Human mind is, ah, what’s the word? Weird. No, perhaps it’s not weird. It’s complex. It’s complicated. It’s random, and somehow, it really has a mind of its own.
Once in a while, I remember some remnants of my half-forgotten childhood. My memory has never been my strongest forte, and yet at times, my brain gives me back something that I thought was lost.
Feelings at that exact time and place. The details are always blurry, but I can always know for certain the feeling that accompanies it.
Why am I saying this? Because last night, I remembered. I remembered the time when I was eight, or perhaps nine. I was in class of around thirty students and a teacher was holding a book on the far left corner. I think we were studying some boring subjects, because I couldn’t really remember what had been said.
What I remembered is: the classroom door that was suddenly opened, and three words uttered by another teacher, ‘Mr. Samuel died.’
My teacher – the one who was holding a book and trying to hold our attention – dropped everything in an instant and sprinted towards the door without so much as a glance towards us. We were left there, aged eight, or nine, trying to comprehend what had just happened and what it meant.
Mr. Samuel died.
Of course, I didn’t actually remember the teacher’s name who died. I didn’t even remember his face. In my memory, he was a man in his late 20s with average build and height. And he was dead. So I gave him a name. Mr. Samuel. Later, we found out that there was a motorcycle accident, and he died on the way to the hospital.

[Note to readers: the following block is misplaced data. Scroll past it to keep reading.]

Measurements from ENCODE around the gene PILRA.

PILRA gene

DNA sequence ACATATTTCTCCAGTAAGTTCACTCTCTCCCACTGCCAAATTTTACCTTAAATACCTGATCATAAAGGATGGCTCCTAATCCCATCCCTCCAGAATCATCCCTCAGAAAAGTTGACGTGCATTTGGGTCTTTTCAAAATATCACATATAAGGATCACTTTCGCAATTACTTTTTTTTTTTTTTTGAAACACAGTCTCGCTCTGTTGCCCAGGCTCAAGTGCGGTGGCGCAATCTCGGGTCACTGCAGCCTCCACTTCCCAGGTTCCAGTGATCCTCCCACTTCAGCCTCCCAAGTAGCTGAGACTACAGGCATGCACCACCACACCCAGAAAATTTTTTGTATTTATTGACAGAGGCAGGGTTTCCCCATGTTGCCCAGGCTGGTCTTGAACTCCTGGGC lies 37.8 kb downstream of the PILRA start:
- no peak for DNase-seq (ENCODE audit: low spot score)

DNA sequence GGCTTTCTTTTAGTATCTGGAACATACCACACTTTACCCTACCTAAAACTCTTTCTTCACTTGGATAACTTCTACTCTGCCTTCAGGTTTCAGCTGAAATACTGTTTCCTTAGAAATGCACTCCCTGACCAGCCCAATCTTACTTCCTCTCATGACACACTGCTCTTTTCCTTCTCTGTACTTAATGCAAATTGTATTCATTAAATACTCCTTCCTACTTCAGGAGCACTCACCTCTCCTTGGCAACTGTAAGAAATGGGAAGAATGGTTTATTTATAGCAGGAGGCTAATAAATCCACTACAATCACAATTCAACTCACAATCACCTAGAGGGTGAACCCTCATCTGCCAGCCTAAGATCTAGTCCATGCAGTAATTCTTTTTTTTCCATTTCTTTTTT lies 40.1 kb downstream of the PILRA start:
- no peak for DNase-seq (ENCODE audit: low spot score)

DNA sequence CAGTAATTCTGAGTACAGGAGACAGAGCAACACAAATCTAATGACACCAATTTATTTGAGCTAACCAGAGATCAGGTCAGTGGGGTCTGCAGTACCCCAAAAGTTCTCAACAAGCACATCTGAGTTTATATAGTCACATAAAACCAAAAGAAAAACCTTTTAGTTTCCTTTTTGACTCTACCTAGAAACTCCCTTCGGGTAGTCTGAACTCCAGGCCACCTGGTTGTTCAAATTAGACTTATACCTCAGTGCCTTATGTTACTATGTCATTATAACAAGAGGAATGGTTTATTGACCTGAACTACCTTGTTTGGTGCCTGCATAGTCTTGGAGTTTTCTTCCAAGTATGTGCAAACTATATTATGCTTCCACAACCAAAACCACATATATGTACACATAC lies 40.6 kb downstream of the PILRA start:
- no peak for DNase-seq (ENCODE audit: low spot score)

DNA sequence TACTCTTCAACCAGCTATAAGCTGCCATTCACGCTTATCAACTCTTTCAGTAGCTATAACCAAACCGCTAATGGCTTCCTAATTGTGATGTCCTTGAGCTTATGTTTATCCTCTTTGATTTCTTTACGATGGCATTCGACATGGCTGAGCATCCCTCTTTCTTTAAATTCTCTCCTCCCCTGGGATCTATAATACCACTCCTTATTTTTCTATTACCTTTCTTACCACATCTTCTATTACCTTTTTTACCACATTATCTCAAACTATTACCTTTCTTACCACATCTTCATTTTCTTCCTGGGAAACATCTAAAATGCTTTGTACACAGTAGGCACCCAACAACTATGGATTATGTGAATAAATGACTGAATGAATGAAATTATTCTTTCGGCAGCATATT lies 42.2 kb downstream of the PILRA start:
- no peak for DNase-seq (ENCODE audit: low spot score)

I’ve never been taught by him, but I remembered the day he died.
I remembered: the silent classroom – some students began to cry and console each other; the dark hallway – classroom windows, which usually brought in some light, looked terribly cold that day; and the soft sobs of teachers who gathered at the end of the hall – such youth, they murmured, such sadness.
I remembered not being sad, but bewildered. I remembered I was confused why I was not sad, so I forced myself to shed a tear. It wouldn’t come out.
On why I remembered, I’m not sure. Perhaps my brain chose to retain this memory because it was the first time I heard the words, ‘He died’. Perhaps because it left my world shaken, even just for a little bit, for that moment, at that exact time.
Perhaps because this has always been a piece of me, even when I don’t know the memory exists.
Photo by Evan Leeson, Creative Commons